The Uncertainty Principle When selling or buying a business
The Uncertainty Principle, according to Wikipedia, is a variety of mathematical inequalities used in Quantum mechanics. As I have almost no understanding of Quantum mechanics I am unable to use it effectively except I heard it paraphrased the other day with an explanation that “the more precisely you study and learn something, the less you know.”
I think the Uncertainty Principle is so adapt as I work with sellers and buyers of a business, that is, the more precisely a seller studies and learns their business as they try to sell, the less they know. This equally applies to buyers; the more they learn and study the business with the intention of buying it, the less they know.
This applies especially to small business owners. Consider the following:
- A small business initially starts as an idea or concept. The business owner takes that idea to market and if the market likes the idea, buys its product and/or services. If the idea is sustainable, the market rewards the business owner by continuing to buy its products and/or services.
- When the business goes to market, the business owner hopes they are not breaking any laws so they file for a business license and any other obvious necessary licenses or permits.
- When the business grows, the business owner will give limited thought to how to grow their idea be it by borrowing money, financing the opportunity or alternatively, offering equity in exchange for money to put back into the business.
- When the business starts becoming successful, the business owner completes their tax return for the business and hopefully has enough left over to pay the right taxes.
- When the business grows and needs employees, the business owner hires the necessary help and hopefully is able to pay the necessary payroll taxes.
- Other items to consider include insurance(s), buying and managing fixtures, furniture and equipment, training and all the other intricacies required to build and run a business.
At a simple level, each and every one of these steps and more are taken with the faith that it will all work out, or as I am suggesting, based on the Principle of Uncertainty.
Now it’s time for the business owner to go and do something different and put their business on the market. To be successful, it initially means the basics of the business are summarized and made available to potential buyers. If the buyers are comfortable with the information they sign a Confidentiality Agreement and receive much more detailed information. If that information proves satisfactory, the buyer moves into due diligence and generally has a CPA and/or attorney help with the process. If this all works out, the buyer and seller then close the sale and the business moves from current owner to the seller. So many steps in the process to sell a business with this description I’ve just provided is a very simple version of what actually happens.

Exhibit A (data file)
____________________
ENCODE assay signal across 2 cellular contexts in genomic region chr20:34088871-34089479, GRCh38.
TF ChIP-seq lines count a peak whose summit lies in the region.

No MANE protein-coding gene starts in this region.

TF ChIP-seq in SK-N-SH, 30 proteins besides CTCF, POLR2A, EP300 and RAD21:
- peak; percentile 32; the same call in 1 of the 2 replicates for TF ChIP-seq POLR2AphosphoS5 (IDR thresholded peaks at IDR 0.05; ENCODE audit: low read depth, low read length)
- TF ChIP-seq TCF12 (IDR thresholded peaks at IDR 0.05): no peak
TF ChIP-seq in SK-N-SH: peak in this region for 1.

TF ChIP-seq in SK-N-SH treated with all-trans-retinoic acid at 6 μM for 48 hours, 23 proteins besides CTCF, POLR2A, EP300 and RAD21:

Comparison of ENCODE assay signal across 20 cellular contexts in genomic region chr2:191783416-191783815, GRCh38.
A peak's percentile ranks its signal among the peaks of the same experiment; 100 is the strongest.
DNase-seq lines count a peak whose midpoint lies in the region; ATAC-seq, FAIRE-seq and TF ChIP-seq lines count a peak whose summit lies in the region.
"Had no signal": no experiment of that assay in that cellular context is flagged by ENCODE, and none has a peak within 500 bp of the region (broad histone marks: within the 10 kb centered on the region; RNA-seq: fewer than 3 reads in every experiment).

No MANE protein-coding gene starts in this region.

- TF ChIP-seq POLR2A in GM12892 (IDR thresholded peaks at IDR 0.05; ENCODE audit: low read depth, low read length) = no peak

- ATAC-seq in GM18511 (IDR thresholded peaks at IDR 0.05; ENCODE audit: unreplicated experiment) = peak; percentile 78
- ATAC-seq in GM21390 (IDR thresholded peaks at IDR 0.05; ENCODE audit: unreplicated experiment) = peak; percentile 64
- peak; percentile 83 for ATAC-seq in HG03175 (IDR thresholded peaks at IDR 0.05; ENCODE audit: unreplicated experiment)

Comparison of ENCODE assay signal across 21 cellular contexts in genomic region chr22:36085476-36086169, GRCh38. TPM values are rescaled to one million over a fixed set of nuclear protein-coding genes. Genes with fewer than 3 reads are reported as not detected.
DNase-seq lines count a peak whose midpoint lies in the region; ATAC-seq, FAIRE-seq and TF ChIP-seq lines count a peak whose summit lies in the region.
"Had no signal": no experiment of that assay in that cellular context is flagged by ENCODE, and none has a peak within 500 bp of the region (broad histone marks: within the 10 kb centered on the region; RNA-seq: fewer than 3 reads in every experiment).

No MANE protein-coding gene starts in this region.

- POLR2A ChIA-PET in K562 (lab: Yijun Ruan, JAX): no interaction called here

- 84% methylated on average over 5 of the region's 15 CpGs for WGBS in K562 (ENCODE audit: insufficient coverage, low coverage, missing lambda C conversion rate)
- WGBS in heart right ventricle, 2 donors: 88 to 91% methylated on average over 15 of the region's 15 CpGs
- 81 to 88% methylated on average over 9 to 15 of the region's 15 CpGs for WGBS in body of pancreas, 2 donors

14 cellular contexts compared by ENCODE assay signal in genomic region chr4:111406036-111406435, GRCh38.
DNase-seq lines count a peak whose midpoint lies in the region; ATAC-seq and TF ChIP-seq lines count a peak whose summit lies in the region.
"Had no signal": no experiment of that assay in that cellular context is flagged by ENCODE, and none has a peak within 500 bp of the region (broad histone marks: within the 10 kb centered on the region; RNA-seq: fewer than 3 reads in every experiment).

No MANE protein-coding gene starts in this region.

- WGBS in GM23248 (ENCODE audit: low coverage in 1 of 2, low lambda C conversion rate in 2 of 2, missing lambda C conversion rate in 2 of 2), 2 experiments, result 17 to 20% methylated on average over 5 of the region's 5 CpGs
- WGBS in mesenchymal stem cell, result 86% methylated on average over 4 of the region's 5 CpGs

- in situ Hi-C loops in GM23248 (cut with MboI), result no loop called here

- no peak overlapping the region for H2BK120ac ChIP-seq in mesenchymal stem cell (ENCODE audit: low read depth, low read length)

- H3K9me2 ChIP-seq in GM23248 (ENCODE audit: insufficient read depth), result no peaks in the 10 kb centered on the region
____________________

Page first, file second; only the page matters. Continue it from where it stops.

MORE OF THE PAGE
This is because the more the buyer finds out about the business, the greater the chances the Uncertainty Principle will have the buyer second guessing themselves and deciding if “the more precisely you study and learn something, the less you know.”
This happens repeatedly in transactions. As the buyers get more information about the customer base, any legal matters the business is dealing with, the complexity in transferring licenses, legal contracts, leases, tax issues, questions about financial statements, getting finance approved by a third-party and more the greater the chances of the Uncertainty Principle kicking in and the transaction not closing.
If you are the owner of the business wanting to sell, make sure you bring all the information together about your business in as much detail as possible. If you are looking to buy a business, prepare your resume including your management experience, personal financial statements to show you have the ability to buy a business, a prequalification letter to show you would qualify for a loan and your credit report is up to date with the best credit score.
There is tremendous uncertainty in buying and selling a business. The uncertainty is not only for the buyers and sellers but the third parties including landlord, third-party lenders, suppliers, employees and more.
At the end of the day, the success comes from managing all the uncertainty and making sure all the parties come together so everyone is successful. The best way to reduce the uncertainty is by good preparation and continuous communication.
If you would like more information about selling a business, buying a business, buying a franchise or a related service such as valuing a business, please visit my webpage Services and choose from the drop down menu the information you would like.
For more immediate help, you are welcome to send an email to Andrew Rogerson or give me a call on 916 570-2674.